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Foodservice & Open Innovation Paths Featured

Mar 08 2017 Be the first to comment!
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In exploring new paths to market, Food Service Companies are increasingly looking to external providers to acquire the scientific and technological expertise that will help them improve their growth strategy and advance the capabilities of their own innovation teams.

Importantly, the process of incorporating this new knowledge base is often framed in terms of open innovation methodologies. Originally coined by Henry Chesbrough, open innovation practices can speed up knowledge transfer across a company’s traditional boundaries, allowing a competitive advantage to be achieved through cooperative agreements and joint concept discovery and exploration.

Open innovation in the food and beverage industry

Food Service companies, interlinked in vast networks of suppliers and developers, have much to gain by utilising open innovation methods and by adding to the contributions of their own Research & Development teams. The chief reason for this is the relatively low level of technological knowledge operating in this sector. Although, many SMEs are able to develop innovative concepts to an early stage of development, they often lack the resources or know-how to match the sophisticated commercialisation processes that large-scale development requires . This means that they often lose out on the commercial benefit. The tendency for advanced food technology to be undertaken only by a small number of large firms and the impediment that innovative and dynamic SMEs face when developing their innovative concepts, points to a need for change. 

Open Innovation is the use of purposive inflows and outflows of knowledge to accelerate internal innovation, and expand the markets for external use of innovation, respectively.” (Chesbrough, 2006) ...

Because open innovation relies upon the exchange of knowledge both from within the company and from without, traditional approaches to strategy which begin and end from within firm's boundaries are unable to take advantage of the vast networks of innovation activity now commonly shared. The first and perhaps most important step to reaping the benefit of open innovation is to examine the way knowledge is currently held and exchanged from within the company. This survey of a company's current innovation practices, will often clarify precisely where the need for innovation assistance is. With this awareness, they can then begin to think about where they might need to look for this assistance, identifying opportunities perhaps from one of the many information sharing networks now available.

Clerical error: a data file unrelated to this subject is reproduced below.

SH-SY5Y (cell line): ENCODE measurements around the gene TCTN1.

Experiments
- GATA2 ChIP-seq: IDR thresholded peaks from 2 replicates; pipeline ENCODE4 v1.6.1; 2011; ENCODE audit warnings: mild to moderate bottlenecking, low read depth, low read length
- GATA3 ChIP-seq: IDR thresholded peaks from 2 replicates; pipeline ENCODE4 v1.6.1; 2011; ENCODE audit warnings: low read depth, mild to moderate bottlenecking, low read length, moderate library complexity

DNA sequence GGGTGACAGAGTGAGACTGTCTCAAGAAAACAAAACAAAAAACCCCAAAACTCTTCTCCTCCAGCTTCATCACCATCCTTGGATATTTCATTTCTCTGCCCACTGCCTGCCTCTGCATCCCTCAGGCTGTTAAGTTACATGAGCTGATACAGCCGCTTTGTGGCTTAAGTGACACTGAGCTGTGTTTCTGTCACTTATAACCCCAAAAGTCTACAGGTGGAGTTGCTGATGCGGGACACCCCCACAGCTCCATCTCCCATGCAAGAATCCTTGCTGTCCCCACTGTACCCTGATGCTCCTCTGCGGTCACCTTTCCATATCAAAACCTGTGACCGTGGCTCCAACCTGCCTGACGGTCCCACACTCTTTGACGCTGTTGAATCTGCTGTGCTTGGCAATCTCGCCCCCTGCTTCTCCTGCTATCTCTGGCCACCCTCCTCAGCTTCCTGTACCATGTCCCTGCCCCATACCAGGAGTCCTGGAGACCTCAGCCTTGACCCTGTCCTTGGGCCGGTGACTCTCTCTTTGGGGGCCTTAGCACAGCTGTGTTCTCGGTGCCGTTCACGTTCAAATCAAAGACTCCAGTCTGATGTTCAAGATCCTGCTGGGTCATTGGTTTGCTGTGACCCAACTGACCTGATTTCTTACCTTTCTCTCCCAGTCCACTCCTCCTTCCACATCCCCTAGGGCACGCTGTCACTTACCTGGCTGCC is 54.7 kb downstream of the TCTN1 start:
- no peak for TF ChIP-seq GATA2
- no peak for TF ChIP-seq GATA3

Collaborative product design and development

One approach to innovation that many Foodservice SMEs are taking is the creation of a 'neutral' organisation that helps them draw contributors into their midst while fostering a unique commitment to the development of a product or sometimes even a system. The collaborators begin by developing a framework which forms the basis of the collaboration project. This framework which is often open to new members (depending on the needs of the project) provides a channel for resource and financial contributions. Often there is a hosting organisation that will oversee the path to market of all eventual products. This method helps organisations maintain some degree of control by ensuring that the right product is developed quickly and efficiently, while reducing the overall cost of development. 

Innovation Networks

The importance of Innovation Networks in providing resource and support to the core contributors of Open Innovation Projects should not be underestimated. Although they may not be involved in the core design processes of the product, they do act as a key resource for testing and shaping ideas. Contributors from Innovation Networks are also often sought to provide the expertise to fill gaps in knowledge during the development process.  

If an organisation's current innovation capabilities have been assessed in advance, with the areas of expertise that are lacking clearly identified, access to Innovation Networks and Open Innovation practices can often ensure value creation for the long-term.

Key Advantages for SMEs from Open Innovation

  • Reduced cost of conducting research and development
  • Potential for improvement in development productivity
  • Incorporation of customers early in the development process
  • Increase in accuracy for market research and customer targeting
  • Potential for synergism between internal and external innovations
  • Potential for viral marketing



Open Innovation in the Food and Beverage Industry, ed by M Garcia Martinez, Kent Business School, Elsevier 2013

Read 2509 times Last modified on Dec 11 2017

Senior Research Director, Foodservice Network

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